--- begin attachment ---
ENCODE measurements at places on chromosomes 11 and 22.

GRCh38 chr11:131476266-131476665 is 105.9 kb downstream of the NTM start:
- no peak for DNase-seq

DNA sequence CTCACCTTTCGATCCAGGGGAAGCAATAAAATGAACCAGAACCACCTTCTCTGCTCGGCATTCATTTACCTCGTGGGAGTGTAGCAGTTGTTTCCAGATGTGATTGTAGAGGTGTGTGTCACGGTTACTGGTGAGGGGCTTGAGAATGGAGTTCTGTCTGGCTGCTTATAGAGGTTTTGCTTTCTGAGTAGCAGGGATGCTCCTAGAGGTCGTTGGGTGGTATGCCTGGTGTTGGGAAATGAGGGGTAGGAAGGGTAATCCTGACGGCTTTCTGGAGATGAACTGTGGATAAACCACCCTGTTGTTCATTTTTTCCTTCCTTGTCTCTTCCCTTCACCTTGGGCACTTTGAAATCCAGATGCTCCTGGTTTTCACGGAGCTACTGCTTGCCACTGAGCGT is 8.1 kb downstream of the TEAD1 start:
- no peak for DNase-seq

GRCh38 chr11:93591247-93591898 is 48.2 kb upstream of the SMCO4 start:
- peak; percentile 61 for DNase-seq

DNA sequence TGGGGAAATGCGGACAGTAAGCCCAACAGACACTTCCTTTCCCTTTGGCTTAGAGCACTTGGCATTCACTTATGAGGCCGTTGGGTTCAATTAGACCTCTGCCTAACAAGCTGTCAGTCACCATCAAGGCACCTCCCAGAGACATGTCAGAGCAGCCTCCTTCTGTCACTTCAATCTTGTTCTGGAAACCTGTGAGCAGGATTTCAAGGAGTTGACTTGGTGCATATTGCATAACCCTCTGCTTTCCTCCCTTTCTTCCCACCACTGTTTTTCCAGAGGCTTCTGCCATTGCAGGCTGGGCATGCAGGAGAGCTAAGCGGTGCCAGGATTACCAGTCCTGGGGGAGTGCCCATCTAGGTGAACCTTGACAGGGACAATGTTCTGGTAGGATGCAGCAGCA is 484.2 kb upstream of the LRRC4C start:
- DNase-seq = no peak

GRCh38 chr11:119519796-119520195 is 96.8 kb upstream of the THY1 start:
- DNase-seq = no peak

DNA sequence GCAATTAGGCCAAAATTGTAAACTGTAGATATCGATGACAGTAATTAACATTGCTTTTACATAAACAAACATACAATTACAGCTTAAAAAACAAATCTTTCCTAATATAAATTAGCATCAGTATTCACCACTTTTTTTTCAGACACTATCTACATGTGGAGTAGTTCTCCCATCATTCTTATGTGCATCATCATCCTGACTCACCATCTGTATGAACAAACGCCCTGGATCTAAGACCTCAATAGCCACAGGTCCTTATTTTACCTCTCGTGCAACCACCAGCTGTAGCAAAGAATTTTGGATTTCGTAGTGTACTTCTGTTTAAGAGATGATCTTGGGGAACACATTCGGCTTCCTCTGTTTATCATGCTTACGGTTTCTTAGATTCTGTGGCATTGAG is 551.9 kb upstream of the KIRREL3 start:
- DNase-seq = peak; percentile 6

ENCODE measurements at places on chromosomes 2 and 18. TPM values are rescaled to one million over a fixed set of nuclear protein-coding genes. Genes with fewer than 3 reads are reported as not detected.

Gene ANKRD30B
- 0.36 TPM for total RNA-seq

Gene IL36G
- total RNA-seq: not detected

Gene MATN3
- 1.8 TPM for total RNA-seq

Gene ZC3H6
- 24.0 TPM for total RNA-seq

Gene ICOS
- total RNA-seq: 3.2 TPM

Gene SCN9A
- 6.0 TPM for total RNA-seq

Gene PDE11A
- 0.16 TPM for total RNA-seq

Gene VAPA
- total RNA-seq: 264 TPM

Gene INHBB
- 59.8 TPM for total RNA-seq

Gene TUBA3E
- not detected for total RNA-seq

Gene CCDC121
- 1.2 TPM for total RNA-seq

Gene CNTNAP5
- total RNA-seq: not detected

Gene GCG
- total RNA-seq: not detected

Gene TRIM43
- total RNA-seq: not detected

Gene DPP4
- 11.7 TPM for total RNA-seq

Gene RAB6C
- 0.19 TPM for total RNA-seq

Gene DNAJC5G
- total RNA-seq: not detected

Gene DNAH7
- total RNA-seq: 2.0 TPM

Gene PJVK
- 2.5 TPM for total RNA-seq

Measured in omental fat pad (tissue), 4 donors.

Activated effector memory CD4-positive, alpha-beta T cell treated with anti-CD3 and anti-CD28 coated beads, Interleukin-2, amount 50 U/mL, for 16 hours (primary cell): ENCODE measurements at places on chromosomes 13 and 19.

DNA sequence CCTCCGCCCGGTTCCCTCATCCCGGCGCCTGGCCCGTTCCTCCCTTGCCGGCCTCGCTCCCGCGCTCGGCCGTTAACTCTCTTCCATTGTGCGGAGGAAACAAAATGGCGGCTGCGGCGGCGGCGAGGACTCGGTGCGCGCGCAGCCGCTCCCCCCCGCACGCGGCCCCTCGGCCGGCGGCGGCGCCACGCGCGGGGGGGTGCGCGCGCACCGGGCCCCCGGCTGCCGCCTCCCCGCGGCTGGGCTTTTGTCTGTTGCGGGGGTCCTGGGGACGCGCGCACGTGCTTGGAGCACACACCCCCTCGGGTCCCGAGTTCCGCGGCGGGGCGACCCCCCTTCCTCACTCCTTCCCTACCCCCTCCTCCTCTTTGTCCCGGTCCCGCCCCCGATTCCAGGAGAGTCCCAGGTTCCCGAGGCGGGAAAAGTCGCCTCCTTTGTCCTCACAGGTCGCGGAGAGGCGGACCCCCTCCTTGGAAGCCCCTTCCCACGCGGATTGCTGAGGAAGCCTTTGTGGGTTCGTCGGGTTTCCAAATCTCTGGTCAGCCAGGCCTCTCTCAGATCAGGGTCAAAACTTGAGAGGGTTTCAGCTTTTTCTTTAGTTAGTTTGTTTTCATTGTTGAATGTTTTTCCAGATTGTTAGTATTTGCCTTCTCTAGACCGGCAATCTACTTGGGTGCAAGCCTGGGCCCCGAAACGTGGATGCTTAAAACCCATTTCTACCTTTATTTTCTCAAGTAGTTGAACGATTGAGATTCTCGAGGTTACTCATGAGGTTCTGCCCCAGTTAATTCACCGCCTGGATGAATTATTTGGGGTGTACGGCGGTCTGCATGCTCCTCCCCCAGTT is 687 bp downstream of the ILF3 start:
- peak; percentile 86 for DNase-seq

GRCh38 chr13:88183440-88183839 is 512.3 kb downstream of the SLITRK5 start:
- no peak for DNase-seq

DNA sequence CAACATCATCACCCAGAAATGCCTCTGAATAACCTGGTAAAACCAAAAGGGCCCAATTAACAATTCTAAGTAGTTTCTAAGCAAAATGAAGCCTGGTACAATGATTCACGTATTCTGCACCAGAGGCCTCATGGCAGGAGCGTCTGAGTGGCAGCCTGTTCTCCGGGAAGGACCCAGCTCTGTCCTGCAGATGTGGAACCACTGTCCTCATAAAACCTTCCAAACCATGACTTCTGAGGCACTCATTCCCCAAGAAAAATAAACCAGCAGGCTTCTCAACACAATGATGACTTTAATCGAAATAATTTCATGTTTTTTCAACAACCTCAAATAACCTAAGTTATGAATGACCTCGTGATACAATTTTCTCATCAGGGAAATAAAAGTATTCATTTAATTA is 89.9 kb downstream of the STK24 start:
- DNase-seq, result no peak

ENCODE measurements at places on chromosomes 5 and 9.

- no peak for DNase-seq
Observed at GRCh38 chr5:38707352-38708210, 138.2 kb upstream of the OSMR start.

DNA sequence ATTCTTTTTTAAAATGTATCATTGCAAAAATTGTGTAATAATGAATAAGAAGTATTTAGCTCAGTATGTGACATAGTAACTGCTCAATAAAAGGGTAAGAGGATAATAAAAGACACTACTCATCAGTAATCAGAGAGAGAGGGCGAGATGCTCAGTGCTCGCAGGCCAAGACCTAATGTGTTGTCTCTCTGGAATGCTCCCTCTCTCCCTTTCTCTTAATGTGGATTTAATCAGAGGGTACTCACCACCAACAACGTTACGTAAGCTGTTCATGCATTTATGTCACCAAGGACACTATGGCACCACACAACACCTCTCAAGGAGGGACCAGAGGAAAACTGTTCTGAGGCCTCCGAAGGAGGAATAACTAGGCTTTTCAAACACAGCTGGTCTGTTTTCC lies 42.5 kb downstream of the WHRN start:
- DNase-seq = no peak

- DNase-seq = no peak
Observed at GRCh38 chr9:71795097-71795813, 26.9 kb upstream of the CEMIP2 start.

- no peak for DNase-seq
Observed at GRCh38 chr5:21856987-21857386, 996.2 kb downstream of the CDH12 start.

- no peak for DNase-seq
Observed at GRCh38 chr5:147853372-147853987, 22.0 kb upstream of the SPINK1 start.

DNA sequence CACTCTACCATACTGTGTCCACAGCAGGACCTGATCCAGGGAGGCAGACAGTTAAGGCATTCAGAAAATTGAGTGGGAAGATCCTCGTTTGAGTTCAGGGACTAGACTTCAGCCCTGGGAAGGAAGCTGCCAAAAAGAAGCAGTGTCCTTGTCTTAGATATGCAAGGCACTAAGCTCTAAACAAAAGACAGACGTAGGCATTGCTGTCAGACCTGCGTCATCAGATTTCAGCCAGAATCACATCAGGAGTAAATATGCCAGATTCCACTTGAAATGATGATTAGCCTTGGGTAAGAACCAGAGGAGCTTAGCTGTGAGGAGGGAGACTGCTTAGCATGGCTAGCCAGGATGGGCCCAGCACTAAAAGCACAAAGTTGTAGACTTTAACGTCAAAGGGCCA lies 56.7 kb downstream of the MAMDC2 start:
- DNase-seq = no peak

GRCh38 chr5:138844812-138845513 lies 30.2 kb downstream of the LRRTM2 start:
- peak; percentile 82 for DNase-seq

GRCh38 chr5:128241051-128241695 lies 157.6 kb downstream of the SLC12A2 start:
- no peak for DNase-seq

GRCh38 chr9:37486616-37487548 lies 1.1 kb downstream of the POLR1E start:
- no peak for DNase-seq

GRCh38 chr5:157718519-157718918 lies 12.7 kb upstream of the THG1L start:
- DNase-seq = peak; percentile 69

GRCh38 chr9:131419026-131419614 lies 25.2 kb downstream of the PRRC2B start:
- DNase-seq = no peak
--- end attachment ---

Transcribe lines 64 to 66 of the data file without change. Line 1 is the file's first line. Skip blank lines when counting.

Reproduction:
DNA sequence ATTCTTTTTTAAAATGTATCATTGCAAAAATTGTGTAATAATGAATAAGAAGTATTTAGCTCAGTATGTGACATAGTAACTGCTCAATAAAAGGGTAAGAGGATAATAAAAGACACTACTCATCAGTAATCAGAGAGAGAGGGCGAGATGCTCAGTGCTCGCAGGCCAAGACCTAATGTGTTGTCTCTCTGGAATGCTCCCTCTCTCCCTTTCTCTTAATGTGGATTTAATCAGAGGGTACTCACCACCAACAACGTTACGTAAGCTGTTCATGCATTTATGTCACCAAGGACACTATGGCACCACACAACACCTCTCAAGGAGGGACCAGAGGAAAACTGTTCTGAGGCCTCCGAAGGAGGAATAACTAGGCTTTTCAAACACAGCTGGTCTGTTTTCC lies 42.5 kb downstream of the WHRN start:
- DNase-seq = no peak

- DNase-seq = no peak